|Ka Mate Ka Mate||English Translation|
|Ka mate, ka mate! ka ora! ka ora!
Ka mate! ka mate! ka ora! ka ora!
Tēnei te tangata pūhuruhuru
Nāna nei i tiki mai whakawhiti te rā
Ā, upane! ka upane!
Ā, upane, ka upane, whiti te ra!
|‘Tis death! ’tis death! (or: I may die) ’Tis life! ‘tis life! (or: I may live)
’Tis death! ‘tis death! ’Tis life! ‘tis life!
This is the hairy man
Who brought the sun and caused it to shine
A step upward, another step upward!
A step upward, another… the Sun shines!
Haka is the term given to a Maori war dance, war cry or tribal challenge. It comprises of enthusiastic musical developments that include different parts of the body: hands, feet, eyes, legs, voice and tongue all have an impact in making a trained and inwardly charged message. The dance’s roots can be traced back to early Maori legend. Tama-nui-te-ra, the Sun God and his better half Hine-raumati, who is the embodiment of summer, had a child (son) named Tane-rore. Maori believe that the shuddering air on a sweltering summer day is expedited by Tane-rore’s dance for his mother – a light, fast movement which is the foundation of all haka. Basically, the hand-trembling you’d normally observe in haka performances are a portrayal of Tane-rore’s summer dance.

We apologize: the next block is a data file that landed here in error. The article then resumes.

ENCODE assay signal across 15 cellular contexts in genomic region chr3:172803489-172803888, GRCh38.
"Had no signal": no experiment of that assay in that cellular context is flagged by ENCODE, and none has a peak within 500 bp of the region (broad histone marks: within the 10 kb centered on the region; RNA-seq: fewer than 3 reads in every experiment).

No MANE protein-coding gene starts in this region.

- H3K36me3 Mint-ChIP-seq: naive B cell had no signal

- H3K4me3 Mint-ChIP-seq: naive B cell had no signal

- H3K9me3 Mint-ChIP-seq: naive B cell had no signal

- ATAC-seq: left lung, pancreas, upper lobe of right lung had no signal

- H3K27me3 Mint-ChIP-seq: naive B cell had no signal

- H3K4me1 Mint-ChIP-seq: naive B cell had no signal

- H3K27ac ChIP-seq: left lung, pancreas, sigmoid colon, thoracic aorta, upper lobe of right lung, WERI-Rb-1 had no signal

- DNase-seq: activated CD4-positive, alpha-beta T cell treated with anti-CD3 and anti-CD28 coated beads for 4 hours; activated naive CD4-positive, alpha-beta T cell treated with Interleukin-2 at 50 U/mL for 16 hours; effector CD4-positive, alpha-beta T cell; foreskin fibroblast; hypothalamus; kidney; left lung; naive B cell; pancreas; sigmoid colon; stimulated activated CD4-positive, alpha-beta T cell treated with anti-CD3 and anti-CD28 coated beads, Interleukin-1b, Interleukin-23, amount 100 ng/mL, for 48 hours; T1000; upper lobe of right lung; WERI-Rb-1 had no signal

It was performed on the front lines for two reasons. Right off the bat, it was done to unnerve their adversaries; the warriors would utilize forceful outward appearances, for example, swelling eyes and jabbing of their tongues. They would snort and cry in a scary way, while beating and waving their weapons. The second reason they did this was for their own morale; they trusted that they were calling upon the divine force of war to enable them to win the fight. They were vigorously arranged and performed in time. It gave them boldness and quality. This kind of haka is known as a peruperu haka.
Over the time, the Haka developed and it came to be utilized for something beyond fights. It turned into a route for groups to meet up and it was an image for group and quality. This sort of haka is known as a ngeri haka. Dissimilar to the peruperu, the ngeri does not utilize weapons. Their motivation is extraordinary; they are performed to just move the performers and watchers psychologically, as opposed to cause fear. This diverse objective is reflected in how they are performed. Their developments are all the more free, giving every member the opportunity to communicate in their own developments. Both males and females can perform a haka; there are unique ones that have been made only for ladies.
Haka is additionally used to challenge rivals on the games fields too. One of the best way to understand the significance of Haka will be by watching the All Blacks (New Zealand’s rugby team) perform it in front of the world before the matches played by them. Even if one does not comprehend it, yet the goosebumps and the emotions that run throughout the body will say otherwise.
(Sweekriti from Bering in East Sikkim is a Masters in Peace & Conflict Studies from Sikkim University and aims to work for the UN and change the world one step at a time.)